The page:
It drizzled on Earth Day. It poured on the Preakness Parade. Memorial Day was memorable mostly for the cold and rain. And yesterday's high temperature was the coolest May 26 on record in Baltimore.
But if you think May has been a lot chillier and wetter than normal, think again.
"Everybody probably thinks it's been 4 to 5 degrees below normal this month, but it really hasn't," said Ken Shaver, a meteorologist with the National Weather Service at Baltimore-Washington International Airport.
Instead, he predicted that May temperatures would wind up only 1 degree below average. And, he said, the airport had recorded only about 2 inches of rain for the month by yesterday afternoon, while 3.44 inches is typical.
His conclusion? "It's going to turn out to be pretty much of a normal month," he said.
No one is claiming that the past couple of days haven't been cold and damp. Yesterday's high of 52 in the city and at the airport was the briskest on record -- and 26 degrees cooler than the 78-degree average high temperature for the date.
Fred Davis, also a Weather Service meteorologist at BWI, said that previously the airport's coolest high temperature for the date was 55 in 1973. In the city, the comparable record was 54 in 1901.
This year's moderate May follows an unusually cool March and April, a phenomenon blamed on a laggardly jet stream, which normally moves north into Canada in late winter. Instead, the jet stream lingered farther south this year.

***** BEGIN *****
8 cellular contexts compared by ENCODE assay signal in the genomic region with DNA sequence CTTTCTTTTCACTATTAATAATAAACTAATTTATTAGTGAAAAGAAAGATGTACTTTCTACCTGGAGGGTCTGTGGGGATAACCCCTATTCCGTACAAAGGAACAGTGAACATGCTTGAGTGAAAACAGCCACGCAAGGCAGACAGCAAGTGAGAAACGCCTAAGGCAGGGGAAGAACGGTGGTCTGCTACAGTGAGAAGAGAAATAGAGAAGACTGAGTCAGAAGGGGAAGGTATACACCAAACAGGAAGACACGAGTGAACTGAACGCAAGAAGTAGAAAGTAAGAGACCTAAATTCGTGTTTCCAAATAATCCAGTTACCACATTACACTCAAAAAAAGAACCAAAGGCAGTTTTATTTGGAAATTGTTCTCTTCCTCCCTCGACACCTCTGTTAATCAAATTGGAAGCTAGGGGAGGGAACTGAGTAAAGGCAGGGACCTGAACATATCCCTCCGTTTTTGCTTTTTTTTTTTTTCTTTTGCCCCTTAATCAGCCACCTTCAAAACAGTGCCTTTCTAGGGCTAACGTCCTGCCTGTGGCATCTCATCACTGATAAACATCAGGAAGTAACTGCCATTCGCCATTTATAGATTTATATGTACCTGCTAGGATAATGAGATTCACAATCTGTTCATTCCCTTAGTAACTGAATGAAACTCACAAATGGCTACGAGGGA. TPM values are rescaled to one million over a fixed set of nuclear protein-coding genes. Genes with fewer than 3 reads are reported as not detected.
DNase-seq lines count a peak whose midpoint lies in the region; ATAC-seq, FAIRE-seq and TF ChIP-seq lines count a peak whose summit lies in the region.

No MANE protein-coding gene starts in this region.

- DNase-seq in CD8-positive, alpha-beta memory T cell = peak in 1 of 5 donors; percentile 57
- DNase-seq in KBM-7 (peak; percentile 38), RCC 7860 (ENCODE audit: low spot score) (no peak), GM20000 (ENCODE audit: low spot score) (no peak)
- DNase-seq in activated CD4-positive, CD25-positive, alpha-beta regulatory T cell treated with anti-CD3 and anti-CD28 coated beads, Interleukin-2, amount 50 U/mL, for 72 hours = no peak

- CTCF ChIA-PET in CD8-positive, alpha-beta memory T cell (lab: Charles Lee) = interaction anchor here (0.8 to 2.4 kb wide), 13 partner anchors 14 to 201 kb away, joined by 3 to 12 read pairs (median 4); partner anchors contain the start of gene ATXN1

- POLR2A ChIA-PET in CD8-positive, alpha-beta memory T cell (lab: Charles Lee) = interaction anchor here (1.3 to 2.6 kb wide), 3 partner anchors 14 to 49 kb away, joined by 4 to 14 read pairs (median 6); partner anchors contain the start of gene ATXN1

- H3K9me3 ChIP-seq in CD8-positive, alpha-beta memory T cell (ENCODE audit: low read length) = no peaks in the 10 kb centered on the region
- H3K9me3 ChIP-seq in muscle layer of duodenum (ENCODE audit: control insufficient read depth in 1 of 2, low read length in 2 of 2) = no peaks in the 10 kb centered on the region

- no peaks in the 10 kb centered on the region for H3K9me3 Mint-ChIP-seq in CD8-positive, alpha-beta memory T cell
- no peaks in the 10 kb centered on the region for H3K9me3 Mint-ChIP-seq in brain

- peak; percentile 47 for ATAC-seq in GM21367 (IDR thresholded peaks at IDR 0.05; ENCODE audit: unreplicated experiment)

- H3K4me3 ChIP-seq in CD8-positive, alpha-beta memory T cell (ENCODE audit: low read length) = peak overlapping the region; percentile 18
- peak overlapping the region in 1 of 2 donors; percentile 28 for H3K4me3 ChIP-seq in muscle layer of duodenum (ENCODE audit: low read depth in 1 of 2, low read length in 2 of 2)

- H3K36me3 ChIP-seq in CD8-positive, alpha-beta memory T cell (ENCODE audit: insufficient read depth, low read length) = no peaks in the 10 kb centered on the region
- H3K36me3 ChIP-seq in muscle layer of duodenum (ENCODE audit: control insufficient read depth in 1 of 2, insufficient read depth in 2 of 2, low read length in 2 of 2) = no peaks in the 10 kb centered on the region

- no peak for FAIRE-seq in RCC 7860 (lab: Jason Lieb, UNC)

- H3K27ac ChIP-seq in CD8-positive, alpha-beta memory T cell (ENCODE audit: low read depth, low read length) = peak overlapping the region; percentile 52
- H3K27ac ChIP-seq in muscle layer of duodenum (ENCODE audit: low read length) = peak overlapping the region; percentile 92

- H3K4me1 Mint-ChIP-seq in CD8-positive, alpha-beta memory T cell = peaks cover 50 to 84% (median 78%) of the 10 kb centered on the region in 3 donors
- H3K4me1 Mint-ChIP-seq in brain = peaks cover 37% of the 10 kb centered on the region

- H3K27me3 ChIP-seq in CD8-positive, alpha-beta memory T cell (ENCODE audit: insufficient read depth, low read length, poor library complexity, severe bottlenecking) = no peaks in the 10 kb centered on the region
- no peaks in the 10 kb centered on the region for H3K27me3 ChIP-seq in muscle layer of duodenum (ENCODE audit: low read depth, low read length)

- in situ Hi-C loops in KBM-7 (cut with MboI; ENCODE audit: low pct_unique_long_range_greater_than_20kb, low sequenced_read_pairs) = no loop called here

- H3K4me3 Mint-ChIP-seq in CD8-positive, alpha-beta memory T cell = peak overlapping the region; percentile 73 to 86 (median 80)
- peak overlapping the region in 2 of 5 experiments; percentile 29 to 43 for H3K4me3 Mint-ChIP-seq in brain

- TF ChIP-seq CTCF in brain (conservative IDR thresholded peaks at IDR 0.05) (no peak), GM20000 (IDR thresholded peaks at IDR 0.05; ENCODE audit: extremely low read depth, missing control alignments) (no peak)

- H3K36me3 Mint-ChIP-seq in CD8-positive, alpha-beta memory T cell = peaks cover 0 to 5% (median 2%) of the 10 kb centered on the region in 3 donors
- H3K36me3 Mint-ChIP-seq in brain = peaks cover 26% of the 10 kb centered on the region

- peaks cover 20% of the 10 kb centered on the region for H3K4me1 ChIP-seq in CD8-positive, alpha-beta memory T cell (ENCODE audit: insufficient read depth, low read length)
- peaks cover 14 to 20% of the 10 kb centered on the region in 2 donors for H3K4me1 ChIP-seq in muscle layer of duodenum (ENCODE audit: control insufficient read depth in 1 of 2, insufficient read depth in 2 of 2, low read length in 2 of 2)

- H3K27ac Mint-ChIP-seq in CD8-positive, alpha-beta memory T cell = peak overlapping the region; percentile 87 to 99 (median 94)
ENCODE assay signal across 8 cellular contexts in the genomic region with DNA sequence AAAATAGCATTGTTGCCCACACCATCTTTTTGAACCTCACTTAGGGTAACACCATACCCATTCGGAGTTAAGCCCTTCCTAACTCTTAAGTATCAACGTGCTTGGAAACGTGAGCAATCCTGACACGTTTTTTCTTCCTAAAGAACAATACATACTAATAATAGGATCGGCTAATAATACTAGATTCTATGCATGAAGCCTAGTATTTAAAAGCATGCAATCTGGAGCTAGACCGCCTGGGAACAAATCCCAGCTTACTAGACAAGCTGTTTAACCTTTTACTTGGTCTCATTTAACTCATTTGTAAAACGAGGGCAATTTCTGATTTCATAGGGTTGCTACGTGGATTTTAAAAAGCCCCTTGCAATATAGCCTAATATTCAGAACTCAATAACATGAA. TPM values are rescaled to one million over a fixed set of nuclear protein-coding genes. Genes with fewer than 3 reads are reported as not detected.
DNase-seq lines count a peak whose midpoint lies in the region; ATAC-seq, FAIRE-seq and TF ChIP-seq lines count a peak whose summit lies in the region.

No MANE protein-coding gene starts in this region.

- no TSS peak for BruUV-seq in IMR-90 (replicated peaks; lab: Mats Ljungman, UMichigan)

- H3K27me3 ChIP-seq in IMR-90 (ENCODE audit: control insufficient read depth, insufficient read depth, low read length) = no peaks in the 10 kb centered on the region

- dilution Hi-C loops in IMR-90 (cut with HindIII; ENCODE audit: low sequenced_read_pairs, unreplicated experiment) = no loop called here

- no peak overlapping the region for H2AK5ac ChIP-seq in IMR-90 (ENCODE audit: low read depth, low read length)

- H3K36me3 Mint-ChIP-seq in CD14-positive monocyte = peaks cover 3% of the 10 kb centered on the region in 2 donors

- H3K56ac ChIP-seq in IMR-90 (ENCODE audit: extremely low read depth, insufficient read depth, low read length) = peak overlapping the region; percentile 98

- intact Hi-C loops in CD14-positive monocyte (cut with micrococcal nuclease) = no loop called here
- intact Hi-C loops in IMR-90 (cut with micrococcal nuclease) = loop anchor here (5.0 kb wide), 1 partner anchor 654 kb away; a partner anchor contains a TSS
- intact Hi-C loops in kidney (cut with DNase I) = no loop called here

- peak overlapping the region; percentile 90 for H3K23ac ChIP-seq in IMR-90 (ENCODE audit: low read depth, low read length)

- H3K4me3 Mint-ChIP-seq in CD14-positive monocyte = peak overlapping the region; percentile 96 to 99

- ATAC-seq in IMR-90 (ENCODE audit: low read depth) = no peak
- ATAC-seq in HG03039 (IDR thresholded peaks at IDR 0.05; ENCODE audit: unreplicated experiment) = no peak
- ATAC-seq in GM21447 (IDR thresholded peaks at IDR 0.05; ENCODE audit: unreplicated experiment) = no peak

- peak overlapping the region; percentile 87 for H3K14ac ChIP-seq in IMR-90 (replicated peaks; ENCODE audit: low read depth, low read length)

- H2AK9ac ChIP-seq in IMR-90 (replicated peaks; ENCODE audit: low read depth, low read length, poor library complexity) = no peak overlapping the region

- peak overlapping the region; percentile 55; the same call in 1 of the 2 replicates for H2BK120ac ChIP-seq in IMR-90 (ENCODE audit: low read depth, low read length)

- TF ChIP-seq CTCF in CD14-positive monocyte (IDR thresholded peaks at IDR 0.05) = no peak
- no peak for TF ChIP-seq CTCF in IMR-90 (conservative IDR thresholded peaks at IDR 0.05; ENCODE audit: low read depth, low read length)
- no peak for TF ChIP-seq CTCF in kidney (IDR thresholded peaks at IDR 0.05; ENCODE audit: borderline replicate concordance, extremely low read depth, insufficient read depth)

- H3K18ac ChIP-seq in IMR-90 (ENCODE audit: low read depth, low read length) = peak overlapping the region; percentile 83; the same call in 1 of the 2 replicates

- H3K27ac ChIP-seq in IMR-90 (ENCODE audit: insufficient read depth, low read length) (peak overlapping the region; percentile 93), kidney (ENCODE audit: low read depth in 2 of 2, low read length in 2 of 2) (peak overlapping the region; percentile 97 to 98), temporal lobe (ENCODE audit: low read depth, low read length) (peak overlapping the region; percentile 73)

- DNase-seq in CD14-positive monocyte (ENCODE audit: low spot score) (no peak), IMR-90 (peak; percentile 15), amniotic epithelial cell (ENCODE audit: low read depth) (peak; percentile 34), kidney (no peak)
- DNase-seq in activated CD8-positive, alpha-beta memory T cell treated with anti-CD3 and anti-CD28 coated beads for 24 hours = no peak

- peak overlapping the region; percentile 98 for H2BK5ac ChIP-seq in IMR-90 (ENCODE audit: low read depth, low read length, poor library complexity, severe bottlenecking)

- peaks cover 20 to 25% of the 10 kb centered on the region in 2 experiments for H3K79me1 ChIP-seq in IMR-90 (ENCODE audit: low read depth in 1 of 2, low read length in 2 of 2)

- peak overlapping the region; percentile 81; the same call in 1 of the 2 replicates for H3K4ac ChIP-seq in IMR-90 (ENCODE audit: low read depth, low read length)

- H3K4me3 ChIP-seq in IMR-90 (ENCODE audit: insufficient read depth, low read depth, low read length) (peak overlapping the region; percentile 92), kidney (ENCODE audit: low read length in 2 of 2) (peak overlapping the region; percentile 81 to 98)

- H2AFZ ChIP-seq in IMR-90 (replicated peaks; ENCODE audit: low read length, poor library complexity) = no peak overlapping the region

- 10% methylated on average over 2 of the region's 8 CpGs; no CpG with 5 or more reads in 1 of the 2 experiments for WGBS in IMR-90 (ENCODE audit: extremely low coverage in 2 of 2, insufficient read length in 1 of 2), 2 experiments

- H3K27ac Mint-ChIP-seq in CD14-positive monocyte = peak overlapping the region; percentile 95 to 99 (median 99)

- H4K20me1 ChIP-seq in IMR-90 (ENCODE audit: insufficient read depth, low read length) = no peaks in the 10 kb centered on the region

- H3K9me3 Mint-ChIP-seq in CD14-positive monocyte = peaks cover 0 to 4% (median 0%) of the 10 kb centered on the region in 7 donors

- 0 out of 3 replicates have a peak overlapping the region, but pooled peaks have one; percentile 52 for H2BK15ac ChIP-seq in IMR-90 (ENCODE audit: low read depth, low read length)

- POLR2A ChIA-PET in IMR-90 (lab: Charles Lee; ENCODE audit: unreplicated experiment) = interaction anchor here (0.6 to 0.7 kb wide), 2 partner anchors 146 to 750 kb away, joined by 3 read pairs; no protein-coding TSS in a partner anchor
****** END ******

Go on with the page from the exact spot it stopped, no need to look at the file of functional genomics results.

The problem with Memorial Day and its aftermath, Mr. Shaver said, was a high-pressure system that rolled in from the West. It swung north to New England, where, spinning clockwise, it swept cool, wet air in from the East, off the Atlantic. That set the thermometer back a couple of months.
In the big picture, May will likely appear ordinary in the record books, Mr. Shaver said. "But it's pretty abnormal when you look at it with a magnifying glass," he added.
Why did May feel so cool?
Mr. Shaver has a few theories. First, the month's periods of cooler weather were sandwiched between balmier days.
Second, and more important, nighttime temperatures did not dip much below normal, even when cool daytime temperatures sent people digging jackets out of storage boxes.
"There wasn't a big range in temperatures during those days," the meteorologist said.
Even so, it got down to 47 early yesterday in the city, 3 degrees from the record cold for the date of 44 in 1925.
Warmer weather is creeping our way. Temperatures were expected to reach the mid- and upper 60s today, Mr. Shaver said, and the mid-60s by tomorrow.
By Friday, the thermometer should reach between 65 and 70, and climb to the mid-70s, near normal, by the weekend.